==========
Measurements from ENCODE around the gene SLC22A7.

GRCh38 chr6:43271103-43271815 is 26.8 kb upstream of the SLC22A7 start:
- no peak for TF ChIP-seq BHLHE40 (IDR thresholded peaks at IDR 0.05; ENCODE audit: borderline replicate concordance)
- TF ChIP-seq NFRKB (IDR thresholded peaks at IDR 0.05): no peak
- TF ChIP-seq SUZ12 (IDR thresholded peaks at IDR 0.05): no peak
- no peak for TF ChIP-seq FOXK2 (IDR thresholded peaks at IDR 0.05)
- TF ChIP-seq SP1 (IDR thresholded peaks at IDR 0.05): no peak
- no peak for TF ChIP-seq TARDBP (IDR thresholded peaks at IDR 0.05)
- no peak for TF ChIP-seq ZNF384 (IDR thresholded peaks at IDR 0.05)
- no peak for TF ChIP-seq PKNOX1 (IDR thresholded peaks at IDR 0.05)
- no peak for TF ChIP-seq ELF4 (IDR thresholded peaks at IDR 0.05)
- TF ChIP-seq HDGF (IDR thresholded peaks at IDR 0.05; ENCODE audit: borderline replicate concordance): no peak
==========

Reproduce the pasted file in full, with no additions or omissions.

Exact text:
Measurements from ENCODE around the gene SLC22A7.

GRCh38 chr6:43271103-43271815 is 26.8 kb upstream of the SLC22A7 start:
- no peak for TF ChIP-seq BHLHE40 (IDR thresholded peaks at IDR 0.05; ENCODE audit: borderline replicate concordance)
- TF ChIP-seq NFRKB (IDR thresholded peaks at IDR 0.05): no peak
- TF ChIP-seq SUZ12 (IDR thresholded peaks at IDR 0.05): no peak
- no peak for TF ChIP-seq FOXK2 (IDR thresholded peaks at IDR 0.05)
- TF ChIP-seq SP1 (IDR thresholded peaks at IDR 0.05): no peak
- no peak for TF ChIP-seq TARDBP (IDR thresholded peaks at IDR 0.05)
- no peak for TF ChIP-seq ZNF384 (IDR thresholded peaks at IDR 0.05)
- no peak for TF ChIP-seq PKNOX1 (IDR thresholded peaks at IDR 0.05)
- no peak for TF ChIP-seq ELF4 (IDR thresholded peaks at IDR 0.05)
- TF ChIP-seq HDGF (IDR thresholded peaks at IDR 0.05; ENCODE audit: borderline replicate concordance): no peak